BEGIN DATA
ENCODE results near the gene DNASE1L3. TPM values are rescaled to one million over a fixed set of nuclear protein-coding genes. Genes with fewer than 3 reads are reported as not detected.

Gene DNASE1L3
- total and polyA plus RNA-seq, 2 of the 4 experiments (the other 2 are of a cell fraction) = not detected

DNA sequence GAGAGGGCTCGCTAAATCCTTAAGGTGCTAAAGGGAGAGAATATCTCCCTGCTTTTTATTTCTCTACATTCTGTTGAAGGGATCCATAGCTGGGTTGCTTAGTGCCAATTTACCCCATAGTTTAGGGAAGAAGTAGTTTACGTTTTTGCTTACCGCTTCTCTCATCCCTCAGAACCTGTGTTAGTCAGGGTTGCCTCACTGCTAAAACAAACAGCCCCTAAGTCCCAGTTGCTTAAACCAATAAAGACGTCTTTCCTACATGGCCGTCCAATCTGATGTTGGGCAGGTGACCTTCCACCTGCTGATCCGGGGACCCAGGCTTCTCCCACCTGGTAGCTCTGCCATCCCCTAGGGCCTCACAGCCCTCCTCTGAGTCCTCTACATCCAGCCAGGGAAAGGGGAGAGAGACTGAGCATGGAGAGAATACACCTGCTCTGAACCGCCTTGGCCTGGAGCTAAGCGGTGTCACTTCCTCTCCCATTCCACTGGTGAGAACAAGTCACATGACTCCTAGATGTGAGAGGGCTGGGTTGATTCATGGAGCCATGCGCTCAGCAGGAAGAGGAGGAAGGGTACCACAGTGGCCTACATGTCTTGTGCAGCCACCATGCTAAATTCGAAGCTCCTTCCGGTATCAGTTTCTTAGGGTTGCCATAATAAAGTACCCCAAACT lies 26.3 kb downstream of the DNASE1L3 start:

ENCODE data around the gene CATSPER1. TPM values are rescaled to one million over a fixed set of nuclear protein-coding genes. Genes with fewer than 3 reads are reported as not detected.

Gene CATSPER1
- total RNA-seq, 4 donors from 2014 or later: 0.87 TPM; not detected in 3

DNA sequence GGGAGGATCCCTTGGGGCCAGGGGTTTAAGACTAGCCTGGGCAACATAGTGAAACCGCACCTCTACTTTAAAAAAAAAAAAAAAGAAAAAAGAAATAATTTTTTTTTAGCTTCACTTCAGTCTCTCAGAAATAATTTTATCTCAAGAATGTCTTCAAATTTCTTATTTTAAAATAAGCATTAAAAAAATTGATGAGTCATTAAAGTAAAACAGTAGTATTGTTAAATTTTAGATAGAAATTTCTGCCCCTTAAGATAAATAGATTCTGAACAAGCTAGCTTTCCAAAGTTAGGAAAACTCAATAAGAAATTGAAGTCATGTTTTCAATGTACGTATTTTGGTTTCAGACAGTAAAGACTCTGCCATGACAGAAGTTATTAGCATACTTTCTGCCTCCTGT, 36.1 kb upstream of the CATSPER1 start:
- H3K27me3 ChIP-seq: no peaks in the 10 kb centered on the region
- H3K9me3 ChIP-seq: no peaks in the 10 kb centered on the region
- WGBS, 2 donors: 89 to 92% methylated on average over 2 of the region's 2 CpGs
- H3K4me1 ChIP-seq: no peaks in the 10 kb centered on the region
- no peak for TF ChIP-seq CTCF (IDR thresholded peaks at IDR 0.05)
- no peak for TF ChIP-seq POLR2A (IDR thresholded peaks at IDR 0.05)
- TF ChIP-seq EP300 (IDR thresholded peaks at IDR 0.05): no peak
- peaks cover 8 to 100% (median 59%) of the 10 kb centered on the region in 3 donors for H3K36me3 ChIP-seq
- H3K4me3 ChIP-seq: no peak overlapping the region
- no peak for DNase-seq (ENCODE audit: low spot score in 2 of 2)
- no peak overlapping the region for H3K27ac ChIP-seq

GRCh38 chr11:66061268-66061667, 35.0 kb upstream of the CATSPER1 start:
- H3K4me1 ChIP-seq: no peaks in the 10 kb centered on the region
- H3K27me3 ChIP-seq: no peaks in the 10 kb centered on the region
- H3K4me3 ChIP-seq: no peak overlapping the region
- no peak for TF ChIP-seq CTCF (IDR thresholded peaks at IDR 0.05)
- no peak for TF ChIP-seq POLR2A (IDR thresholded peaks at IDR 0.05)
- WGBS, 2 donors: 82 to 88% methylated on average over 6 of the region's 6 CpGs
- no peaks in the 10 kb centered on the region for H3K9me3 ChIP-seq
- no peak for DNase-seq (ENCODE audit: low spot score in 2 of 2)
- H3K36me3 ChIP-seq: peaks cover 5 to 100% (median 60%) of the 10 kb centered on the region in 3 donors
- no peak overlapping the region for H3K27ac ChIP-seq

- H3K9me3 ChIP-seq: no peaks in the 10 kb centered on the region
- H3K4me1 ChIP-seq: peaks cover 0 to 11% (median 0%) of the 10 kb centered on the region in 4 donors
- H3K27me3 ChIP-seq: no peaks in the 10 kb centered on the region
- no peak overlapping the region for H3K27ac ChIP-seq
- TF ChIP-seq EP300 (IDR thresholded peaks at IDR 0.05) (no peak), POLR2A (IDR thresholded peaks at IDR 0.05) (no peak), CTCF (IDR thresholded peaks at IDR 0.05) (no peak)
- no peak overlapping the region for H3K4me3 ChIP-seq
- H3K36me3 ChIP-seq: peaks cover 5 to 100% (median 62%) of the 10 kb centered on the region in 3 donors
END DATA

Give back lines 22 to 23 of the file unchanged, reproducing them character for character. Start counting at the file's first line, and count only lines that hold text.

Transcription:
- H3K27me3 ChIP-seq: no peaks in the 10 kb centered on the region
- H3K4me3 ChIP-seq: no peak overlapping the region